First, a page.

The Post Office eventually shut down its 4.7 system on 15 December. The integration team then started to take data and upload it into the new system on 8 January, meaning there was a data gap that needed to be manually filled by HR staff to ensure the January payroll was correct. "Luckily for us it ran through smoothly and we all sat in a room and patted ourselves on the back," she said.
The Post Office is now operating SuccessFactors employee central and employee central payroll for all staff, as well as learning modules, and the next stage is adding compensation, succession and development modules.
By moving to a cloud-based system the Post Office is now able to calculate variable pay at the source, cutting down on human error by 50 percent, according to Winstanley.
"Over the years we were calculating that manually, so this has given us the opportunity to put those in through configuration and that is more accurate, so we are saving money that way as it is paying people correctly," she said.
The new self-serve system has also reduced pay queries by 70 percent, and removed a whole range of paper-based processes and lengthy control checks.
Moving to SuccessFactors has also reduced the Post Office's support bills. "I think it costs us less for our support," she said. "The cost for 4.7 was quite high but they did everything, and with SAP we don't get that."
The new self-serve capabilities allow employees to change their own address and bank details, see their pay history and request and track absences.
"That being said it has led to some very dissatisfied customers and has taken us a very long time to get them back on board," she admitted. "But we have now seen a change in attitude and people are starting to reap the benefits of having a self-serve system that they can just go into and see their payslip, grab their P60, change their details."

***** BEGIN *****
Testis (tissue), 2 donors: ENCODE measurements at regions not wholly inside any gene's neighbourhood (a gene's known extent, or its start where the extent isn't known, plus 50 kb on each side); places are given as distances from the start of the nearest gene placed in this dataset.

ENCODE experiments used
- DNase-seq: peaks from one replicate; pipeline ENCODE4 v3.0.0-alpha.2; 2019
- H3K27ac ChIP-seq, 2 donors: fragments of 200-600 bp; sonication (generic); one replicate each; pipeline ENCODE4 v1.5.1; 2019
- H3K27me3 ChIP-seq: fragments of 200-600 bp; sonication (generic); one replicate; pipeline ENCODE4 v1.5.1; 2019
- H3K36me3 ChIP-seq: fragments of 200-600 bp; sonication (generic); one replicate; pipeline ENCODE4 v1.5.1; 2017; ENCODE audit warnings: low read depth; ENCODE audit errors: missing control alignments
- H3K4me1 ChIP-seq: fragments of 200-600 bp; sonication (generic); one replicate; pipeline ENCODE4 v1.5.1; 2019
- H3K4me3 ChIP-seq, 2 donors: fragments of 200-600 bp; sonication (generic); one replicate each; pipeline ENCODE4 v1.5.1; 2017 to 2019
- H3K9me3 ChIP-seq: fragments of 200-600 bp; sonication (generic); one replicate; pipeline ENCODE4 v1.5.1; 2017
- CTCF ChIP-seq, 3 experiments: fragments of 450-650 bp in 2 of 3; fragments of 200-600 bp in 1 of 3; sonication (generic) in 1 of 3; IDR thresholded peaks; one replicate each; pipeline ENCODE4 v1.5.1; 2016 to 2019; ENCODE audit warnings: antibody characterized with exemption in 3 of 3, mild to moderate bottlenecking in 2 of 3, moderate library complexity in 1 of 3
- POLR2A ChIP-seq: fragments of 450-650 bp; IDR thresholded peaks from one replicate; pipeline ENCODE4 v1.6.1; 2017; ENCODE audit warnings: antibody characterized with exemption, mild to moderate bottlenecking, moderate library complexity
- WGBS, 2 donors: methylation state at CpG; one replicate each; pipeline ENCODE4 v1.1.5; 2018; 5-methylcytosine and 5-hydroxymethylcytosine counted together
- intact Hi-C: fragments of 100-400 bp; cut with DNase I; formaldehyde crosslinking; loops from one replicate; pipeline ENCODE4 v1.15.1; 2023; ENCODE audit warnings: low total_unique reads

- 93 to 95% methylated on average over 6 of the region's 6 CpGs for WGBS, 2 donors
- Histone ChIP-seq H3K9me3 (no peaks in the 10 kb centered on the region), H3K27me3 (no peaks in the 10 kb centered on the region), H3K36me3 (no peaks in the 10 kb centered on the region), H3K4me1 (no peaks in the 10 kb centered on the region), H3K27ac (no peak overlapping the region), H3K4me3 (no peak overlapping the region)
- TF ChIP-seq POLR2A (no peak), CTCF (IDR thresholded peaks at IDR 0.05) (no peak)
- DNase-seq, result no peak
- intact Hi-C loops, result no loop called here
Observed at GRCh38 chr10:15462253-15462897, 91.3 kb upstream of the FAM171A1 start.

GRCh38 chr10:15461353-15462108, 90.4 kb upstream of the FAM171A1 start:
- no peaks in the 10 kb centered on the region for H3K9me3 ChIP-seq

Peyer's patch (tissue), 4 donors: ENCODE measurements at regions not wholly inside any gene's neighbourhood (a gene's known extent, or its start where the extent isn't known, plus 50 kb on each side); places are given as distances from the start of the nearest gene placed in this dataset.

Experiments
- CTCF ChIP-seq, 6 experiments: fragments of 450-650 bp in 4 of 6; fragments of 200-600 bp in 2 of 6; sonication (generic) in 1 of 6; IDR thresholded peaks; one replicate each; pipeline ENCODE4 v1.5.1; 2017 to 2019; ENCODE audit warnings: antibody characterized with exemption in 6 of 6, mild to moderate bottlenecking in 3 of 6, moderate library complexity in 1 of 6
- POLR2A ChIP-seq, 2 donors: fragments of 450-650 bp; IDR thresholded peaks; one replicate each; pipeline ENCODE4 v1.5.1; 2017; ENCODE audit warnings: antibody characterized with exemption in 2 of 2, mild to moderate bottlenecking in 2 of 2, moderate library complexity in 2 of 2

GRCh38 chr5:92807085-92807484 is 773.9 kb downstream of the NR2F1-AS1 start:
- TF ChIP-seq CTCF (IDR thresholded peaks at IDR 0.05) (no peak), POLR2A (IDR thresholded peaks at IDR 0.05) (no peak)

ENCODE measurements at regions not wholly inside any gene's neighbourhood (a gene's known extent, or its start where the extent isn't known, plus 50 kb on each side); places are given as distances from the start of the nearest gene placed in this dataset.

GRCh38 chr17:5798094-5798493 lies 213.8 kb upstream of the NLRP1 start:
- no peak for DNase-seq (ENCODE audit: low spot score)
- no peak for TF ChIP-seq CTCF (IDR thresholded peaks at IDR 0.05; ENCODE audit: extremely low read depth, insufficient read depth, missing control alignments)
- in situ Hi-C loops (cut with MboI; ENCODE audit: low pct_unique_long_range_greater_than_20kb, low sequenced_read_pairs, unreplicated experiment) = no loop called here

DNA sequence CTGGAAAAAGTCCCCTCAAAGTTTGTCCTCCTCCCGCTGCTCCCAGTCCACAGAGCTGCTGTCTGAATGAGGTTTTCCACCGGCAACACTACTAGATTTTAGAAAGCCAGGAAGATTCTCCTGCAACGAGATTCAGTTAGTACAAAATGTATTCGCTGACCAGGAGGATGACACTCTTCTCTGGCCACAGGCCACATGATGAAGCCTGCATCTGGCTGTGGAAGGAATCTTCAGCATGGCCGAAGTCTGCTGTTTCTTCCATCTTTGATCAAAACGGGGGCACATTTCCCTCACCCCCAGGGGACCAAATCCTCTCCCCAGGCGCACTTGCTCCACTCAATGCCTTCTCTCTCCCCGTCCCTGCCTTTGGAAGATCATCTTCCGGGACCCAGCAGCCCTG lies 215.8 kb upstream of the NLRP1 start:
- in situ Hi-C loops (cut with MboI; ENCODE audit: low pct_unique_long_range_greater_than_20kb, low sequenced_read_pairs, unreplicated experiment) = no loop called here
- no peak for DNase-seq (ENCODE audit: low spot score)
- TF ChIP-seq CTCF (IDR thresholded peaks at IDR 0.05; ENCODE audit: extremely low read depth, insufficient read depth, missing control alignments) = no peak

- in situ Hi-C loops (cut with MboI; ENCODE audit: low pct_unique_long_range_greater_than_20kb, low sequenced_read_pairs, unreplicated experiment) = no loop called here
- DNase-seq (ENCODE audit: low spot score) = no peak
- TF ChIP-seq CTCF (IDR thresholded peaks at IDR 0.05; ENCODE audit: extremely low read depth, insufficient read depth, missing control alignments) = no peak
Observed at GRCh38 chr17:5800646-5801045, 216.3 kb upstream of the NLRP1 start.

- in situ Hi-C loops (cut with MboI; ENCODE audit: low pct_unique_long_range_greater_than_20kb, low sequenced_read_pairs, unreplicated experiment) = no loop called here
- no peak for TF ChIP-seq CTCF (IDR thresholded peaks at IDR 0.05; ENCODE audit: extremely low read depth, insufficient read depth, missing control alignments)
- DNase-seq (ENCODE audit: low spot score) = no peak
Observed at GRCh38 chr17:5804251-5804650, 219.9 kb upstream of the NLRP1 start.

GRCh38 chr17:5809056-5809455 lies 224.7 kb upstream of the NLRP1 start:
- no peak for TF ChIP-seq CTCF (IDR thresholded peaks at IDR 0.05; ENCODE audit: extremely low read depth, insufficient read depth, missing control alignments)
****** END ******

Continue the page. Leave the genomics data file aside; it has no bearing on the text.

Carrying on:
It has taken 10 months to get staff back on board, according to Winstanley, and that has involved a lot of retrospective work under a newly appointed change coordinator and a subsequent communications strategy.
"We didn't do a lot of communication and we also started to take the last payroll of December," she said, "which is our busiest month, so we aren't allowed to communicate at that time with our frontline staff.
"So we just didn't think about them properly and their technical abilities in a digital world. They weren't technically minded and we just pushed this system out and didn't tell them about the changes, how to get their payslips, how to access the system."
Winstanley admits there are "many things I would have done differently" were the orgnaisation given the opportunity to run this project again.
"Communicate change effectively" was first and foremost on her list. "We are still retrospectively going back now to get our people on board. They were't going to get payslips anymore, they weren't going to be able to send an address change to us to change, it was all down to them, so make sure you have a change lead."
She also suggests sharing your blueprint with the software vendor to get their feedback. "We didn't and if we had spoken to SAP before, maybe we would have had a better idea of what would cause us those issues in the long run," she said.
Her next piece of advice was to have dedicated testing and integration leads in place to ensure the interfaces work from day one and that someone is responsible for all testing being successful.
She also recommended working directly with auditors as you go through this process to avoid having to go back and prove compliance retrospectively.
Speaking to Computerworld UK later on in the day, Winstanley added: "The biggest lesson for me was not to do everything at once. We launched employee central, employee central payroll, onboarding and recruitment, self-serve, all at the same time. I would have rolled it out and let the system embed before rolling out the self serve [capabilities]."